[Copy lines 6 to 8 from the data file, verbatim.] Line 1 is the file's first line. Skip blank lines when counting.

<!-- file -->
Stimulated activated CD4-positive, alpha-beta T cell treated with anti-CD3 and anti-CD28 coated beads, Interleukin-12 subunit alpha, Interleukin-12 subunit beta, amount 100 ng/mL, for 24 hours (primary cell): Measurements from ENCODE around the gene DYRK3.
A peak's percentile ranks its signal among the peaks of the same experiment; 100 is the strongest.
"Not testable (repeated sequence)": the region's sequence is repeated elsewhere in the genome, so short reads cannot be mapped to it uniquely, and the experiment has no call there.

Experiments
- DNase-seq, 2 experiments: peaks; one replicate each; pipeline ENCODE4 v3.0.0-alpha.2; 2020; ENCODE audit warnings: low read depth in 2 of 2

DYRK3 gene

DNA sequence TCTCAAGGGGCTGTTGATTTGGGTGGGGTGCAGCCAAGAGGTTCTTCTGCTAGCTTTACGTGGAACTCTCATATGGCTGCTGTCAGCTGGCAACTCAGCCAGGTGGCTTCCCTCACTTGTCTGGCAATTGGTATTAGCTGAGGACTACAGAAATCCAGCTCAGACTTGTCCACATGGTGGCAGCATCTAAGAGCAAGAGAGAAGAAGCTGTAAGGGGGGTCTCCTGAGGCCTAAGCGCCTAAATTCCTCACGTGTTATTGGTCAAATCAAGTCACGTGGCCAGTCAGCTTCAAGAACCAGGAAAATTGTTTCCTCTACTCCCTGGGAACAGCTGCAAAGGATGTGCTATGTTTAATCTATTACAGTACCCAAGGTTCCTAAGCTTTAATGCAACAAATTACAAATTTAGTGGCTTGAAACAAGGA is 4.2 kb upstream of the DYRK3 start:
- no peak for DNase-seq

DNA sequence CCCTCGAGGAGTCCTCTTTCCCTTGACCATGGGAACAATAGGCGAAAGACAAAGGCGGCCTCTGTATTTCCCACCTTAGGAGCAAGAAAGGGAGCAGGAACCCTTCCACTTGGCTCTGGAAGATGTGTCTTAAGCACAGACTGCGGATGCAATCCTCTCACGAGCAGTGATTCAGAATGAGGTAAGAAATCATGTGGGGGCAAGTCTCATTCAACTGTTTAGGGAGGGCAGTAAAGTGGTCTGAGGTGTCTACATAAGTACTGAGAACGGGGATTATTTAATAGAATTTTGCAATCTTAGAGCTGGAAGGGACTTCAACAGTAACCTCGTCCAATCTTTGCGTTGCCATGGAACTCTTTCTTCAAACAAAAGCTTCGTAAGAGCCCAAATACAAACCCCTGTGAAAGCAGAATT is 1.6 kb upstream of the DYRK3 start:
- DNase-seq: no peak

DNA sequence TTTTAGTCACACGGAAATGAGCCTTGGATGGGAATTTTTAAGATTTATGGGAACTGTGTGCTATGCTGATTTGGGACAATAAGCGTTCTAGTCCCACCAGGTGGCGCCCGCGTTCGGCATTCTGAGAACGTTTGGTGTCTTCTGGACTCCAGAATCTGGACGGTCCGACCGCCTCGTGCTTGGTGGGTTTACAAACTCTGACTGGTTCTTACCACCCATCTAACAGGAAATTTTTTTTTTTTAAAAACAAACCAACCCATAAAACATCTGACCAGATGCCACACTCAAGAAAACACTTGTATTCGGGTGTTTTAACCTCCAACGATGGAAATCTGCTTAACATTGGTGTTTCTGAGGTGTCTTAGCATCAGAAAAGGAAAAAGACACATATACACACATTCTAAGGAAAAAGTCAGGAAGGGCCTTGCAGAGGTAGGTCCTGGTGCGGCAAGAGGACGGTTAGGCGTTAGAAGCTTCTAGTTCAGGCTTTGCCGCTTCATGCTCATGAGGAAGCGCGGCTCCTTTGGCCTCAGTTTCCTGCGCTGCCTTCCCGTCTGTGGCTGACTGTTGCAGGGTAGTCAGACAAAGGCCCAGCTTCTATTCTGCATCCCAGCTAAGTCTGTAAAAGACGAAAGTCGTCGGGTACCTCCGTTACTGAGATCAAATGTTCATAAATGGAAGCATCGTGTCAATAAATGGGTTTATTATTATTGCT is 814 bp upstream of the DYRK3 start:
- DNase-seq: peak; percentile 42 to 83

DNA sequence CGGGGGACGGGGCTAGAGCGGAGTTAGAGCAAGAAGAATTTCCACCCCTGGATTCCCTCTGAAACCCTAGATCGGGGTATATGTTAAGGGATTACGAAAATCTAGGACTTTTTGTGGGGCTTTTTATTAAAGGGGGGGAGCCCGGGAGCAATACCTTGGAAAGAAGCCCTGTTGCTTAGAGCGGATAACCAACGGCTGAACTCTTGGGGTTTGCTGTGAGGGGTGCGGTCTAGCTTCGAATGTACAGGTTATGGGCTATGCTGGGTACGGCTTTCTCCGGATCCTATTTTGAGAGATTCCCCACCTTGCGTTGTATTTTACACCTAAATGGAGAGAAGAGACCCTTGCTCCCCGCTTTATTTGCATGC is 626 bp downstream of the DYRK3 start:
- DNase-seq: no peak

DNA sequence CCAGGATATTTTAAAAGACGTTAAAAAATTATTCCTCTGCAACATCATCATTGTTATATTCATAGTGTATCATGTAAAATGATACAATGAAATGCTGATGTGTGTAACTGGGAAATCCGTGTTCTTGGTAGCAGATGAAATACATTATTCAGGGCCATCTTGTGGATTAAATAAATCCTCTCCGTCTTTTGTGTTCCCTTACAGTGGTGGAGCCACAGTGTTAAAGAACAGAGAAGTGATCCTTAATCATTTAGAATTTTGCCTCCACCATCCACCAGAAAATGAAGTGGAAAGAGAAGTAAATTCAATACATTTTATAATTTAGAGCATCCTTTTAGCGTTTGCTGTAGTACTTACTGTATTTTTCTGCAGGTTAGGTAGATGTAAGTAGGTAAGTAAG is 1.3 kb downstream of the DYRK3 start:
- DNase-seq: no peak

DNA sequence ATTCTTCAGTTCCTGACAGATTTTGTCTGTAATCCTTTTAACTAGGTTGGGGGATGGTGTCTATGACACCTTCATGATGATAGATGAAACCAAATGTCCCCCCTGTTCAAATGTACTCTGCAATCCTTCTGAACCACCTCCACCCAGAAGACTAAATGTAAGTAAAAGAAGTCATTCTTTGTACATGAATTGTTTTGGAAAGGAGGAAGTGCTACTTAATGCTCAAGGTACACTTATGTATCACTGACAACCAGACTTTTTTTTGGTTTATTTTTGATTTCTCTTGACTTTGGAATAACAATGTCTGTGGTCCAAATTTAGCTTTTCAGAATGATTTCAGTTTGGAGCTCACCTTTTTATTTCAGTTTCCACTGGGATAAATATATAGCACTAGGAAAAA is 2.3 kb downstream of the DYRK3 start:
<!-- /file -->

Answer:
DYRK3 gene

DNA sequence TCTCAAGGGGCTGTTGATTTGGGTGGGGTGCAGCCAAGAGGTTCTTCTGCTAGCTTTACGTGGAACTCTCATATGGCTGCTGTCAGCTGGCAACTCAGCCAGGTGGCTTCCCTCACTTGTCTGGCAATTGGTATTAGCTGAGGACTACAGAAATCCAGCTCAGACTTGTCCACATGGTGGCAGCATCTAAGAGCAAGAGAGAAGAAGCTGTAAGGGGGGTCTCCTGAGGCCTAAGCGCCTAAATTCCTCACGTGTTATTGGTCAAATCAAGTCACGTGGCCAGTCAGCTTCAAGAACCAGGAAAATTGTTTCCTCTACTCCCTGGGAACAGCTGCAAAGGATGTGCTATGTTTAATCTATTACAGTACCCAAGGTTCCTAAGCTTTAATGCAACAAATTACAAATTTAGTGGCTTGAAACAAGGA is 4.2 kb upstream of the DYRK3 start:
- no peak for DNase-seq